Talk of Labor Camp Reform, But Change Unlikely

By Virginia Wu
Virginia Wu
Virginia Wu
October 10, 2012 Updated: October 1, 2015
Epoch Times Photo
Gao Rongrong was mutilated by electric batons in Longshan Forced Labor Camp in Shenyang City - she later died from torture. (

On Oct. 9, the same day that the Chinese State Council issued white papers titled “Judicial Reform in China,” a press conference was held at 10 a.m. where Jiang Wei, the office head of the Central Leading Group for Judicial Reform, discussed information on the white papers and answered reporters’ questions.

At the press conference, a reporter with the German newspaper Die Welt (The World) brought up the issue of China’s labor camp system, pointing out that the system was not addressed in the White Paper and asking why the problems existing in the labor camps have not yet been resolved despite many representatives of the People’s Congress advocating for its abolishment. 

Jiang Wei replied that the labor camp system has played a role in “maintaining social order,” but admitted there are “regulatory problems” within the system. The labor camp system is frequently used to repress dissidents.

“We have come to a common agreement on labor camp reforms,” he said. “Relevant departments have conducted large amounts of research and taken the advice of experts and representatives of the People’s Congress in order to come up with a specific action plan.”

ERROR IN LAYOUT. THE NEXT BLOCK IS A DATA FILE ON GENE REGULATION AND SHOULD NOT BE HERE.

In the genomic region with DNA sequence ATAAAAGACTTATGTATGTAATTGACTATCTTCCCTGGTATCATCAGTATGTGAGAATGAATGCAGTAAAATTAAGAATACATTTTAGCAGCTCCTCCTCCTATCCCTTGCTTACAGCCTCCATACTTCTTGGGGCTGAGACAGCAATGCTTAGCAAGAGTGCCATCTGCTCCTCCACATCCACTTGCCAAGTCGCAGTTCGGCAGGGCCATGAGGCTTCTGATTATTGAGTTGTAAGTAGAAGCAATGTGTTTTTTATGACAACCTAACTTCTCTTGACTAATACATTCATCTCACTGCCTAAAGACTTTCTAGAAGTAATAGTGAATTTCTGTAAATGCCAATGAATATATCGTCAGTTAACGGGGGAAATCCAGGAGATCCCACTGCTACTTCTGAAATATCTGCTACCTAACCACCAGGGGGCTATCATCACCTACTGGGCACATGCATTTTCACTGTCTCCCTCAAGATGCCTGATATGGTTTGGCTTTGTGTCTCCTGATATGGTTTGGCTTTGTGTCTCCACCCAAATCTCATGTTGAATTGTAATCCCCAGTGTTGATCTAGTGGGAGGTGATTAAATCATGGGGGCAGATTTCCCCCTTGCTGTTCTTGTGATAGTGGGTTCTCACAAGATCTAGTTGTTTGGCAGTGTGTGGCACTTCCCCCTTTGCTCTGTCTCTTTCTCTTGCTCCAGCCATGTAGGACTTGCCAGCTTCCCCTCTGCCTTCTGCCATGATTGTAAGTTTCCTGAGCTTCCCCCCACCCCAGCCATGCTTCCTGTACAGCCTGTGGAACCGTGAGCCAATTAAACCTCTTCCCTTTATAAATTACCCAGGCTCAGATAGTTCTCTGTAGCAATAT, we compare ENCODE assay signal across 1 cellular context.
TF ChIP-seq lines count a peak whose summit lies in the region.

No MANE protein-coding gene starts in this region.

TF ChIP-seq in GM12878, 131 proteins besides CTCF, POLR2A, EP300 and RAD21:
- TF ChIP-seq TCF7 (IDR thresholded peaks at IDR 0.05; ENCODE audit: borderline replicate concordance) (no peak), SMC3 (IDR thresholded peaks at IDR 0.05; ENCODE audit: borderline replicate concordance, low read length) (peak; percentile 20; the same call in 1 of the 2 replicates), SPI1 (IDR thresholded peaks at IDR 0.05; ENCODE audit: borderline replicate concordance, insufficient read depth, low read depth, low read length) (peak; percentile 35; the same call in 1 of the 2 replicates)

Critics say that the labor camp system disregards human rights and makes it convenient for police to abuse their power. In 2009, around 190,000 Chinese people were held in 320 labor camps nationwide, with another 1.6 million people in prison.

Originally established in the 1950s to suppress opponents of the government, the labor camp system today allows police to detain victims for three years without trial and to add another year if detainees “misbehave,” in the eyes of the Party.

Although the system is often used to punish drug abusers, prostitutes and other accused of misdemeanor crimes, it is also used to persecute political dissidents and Falun Gong practitioners.

Guo Jun, the editor-in-chief of the Chinese editions of The Epoch Times, was invited to speak at the 21st Session of the United Nations Human Rights Council, where she noted that: “In our investigation we found that prisoners, detained in labor camps and jails, were almost the sole source of transplant organs in China. The vast majority were practitioners of Falun Gong, a Chinese spiritual practice.”

Arne Schwartz, a researcher of forced organ harvesting in China, said that informed estimates give the number of Falun Gong practitioners killed for their organs at 65,000. The organs were often harvested from the practitioners’ bodies before they died. 

Read the original Chinese article.

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